Historically, Sikhs have been at the center of creating amazing real life stories and we have been wonderful story tellers as well. We need to revive this art and liberally use modern tools in doing so. So my advice to everyone is to search for stories that excite you, that you want to be a part of, where you can bring your own unique perspective and go full throttle in making the story happen. Share, contribute, inspire, change – thats the best way to get involved. If you like something that Kaur Films is doing, do get in touch. More information here: www.kaurfilms.com.
What do you enjoy most about working on Kaur Films?
Each day is new, different and offers an opportunity to learn and create and that is what I love most about working on documentary films. My first film The Odd Couple taught me a lot about sports, athletes, triathlons, challenges and struggles that a sportsperson goes through.
My second film Je Suis Superhero is about combating stereotypes and racism – the story is told with a backdrop of comic books. It has been a steep learning curve – about comic books, the portrayal of superheroes, about struggles of African Americans and even how entertainment can have a role in educating people. What I really enjoy is piecing diverse elements to create a good story. Kaur Films is a one woman show and I am grateful that I get a lot of help from my family to do the work that I am doing.
When and how did you realize this was the career path for you?
I am sort of an accidental film maker. Ever since I was involved with the National Geographic channel, I knew that somewhere down the line this is what I would want to take up as a career. In 2013, I stumbled upon the story of Parvin and Jeff and decided to go with the flow and made my first short film The Odd Couple. The film went on to be screened in many film festivals in US, Canada and Australia and the overall response has been very encouraging. So, in a way I am still going with the flow – and as long as I can find compelling stories I will continue to weave them into films.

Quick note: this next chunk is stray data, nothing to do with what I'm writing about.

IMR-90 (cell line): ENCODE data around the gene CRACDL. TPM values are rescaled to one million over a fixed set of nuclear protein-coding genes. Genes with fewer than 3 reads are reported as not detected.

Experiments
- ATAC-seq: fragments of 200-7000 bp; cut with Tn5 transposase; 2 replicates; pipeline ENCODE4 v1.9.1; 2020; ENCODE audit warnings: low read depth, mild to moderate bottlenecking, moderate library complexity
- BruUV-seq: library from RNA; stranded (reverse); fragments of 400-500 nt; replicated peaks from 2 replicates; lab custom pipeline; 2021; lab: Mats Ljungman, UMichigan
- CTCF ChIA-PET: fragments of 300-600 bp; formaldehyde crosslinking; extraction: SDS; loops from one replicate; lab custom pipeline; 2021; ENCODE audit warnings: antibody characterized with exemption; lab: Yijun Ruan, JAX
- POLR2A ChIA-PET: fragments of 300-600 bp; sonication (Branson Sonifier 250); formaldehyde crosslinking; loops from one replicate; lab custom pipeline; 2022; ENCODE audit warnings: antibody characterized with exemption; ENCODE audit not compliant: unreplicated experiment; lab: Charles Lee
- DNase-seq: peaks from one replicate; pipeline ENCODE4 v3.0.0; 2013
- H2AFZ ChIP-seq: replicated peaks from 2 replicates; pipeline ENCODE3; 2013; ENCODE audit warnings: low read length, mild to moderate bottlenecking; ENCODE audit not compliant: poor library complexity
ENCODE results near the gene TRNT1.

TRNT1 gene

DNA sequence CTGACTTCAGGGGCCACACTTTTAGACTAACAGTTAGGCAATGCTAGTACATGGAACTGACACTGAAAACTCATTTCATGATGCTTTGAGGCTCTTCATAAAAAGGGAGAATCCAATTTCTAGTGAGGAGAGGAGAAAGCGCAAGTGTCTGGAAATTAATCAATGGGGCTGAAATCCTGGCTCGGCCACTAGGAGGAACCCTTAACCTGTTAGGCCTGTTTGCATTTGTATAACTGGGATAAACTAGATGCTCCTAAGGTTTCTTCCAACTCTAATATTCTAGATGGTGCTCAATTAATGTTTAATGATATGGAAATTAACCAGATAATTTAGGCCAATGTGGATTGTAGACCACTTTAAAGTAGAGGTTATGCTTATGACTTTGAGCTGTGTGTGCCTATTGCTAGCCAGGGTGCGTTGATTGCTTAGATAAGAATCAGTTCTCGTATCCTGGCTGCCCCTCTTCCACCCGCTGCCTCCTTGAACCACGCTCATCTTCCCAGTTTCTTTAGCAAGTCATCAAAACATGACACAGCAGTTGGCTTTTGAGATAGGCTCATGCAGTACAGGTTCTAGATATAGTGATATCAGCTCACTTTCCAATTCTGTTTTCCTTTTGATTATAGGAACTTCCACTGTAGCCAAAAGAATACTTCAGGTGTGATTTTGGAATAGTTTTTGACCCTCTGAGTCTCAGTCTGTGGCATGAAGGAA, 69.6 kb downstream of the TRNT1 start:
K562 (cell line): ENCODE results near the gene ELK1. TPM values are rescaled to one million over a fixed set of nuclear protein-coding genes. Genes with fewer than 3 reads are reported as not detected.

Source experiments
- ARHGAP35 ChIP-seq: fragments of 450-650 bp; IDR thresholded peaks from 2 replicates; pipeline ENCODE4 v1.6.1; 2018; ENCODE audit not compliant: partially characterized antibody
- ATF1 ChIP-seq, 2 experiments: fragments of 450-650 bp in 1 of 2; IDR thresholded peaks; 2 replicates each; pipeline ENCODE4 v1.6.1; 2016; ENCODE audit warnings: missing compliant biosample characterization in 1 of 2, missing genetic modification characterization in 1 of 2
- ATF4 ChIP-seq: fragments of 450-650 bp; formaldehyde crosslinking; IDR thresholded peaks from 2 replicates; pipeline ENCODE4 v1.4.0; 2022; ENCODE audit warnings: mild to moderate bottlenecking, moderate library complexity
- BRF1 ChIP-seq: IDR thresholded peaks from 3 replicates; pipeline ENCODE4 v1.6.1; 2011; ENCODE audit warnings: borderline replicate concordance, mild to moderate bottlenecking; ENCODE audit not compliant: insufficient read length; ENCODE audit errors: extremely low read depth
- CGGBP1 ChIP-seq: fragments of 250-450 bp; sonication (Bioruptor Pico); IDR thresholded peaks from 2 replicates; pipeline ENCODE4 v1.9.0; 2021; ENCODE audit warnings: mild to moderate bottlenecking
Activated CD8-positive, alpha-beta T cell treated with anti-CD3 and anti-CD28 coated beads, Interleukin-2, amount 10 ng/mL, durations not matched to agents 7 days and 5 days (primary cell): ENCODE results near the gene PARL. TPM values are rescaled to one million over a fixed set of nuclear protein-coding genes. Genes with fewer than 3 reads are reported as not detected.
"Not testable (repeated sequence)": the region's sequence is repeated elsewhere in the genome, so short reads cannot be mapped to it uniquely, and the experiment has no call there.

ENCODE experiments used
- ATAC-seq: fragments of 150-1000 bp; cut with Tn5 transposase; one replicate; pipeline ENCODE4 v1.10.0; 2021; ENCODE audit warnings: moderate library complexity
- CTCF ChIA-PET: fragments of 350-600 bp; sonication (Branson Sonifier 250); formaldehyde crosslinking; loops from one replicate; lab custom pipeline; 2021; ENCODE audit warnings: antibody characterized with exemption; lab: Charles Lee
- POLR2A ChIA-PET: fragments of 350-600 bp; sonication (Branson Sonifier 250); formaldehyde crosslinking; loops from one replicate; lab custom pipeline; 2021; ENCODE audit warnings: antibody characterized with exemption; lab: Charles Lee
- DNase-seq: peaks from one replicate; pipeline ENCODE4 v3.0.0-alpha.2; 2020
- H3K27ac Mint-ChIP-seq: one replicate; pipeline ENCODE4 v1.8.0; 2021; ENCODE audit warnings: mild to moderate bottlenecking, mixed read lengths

How do you feel Sikhi inspires your work?
Every aspect of my life, work or otherwise is inspired by sikh values. Before I started with films, I also did a podcast series on Sikh History (available free on iTunes here.) That’s when I truly realized how rich our own history has been – 500 years ago, Sikhs were talking about equality, tolerance, equal rights for women etc. It is almost surreal to imagine the political, religious social discourse back then and yet the solutions that came out of the Sikh teachings were so farsighted and as we call them today – liberal and progressive. These lessons continue to be inspiring and uplifting – and I derive my motivation from those very stories of our heritage. There are times when I am really drained out and feel completely done – this happened on occasions as I was filming while being 7/8 months pregnant. But then remembering these stories carries the day for me.
What elements of Sikh values are in your work?
While there are various elements of Sikh values that are in my work, but two that stand out for me are being in a state of Chardi Kala (eternal optimism) and the concept of Nirvair – without malice and prejudice. Treating everyone equally and with dignity is something that all generations have to learn for themselves. Je Suis Superhero has people from all walks of life and from all cultures and socioeconomic backgrounds. But to see them as equals and understand them as persons first has helped me immensely in giving them their due part in the film.
What advice do you have for young Kaurs may want to pursue film but are trepidatious?
My advise to anyone who wants to pursue their dreams is to first be confident that if this is what really excites you and you really want to do it – put in the time, energy and effort to make it happen. Obsess about it. Research and do your due diligence so that you are aware of what you are getting into and while there will be plenty of surprises – you are equipped to handle them. There will be missteps and puddles in between, learn from those but don’t regret your decisions.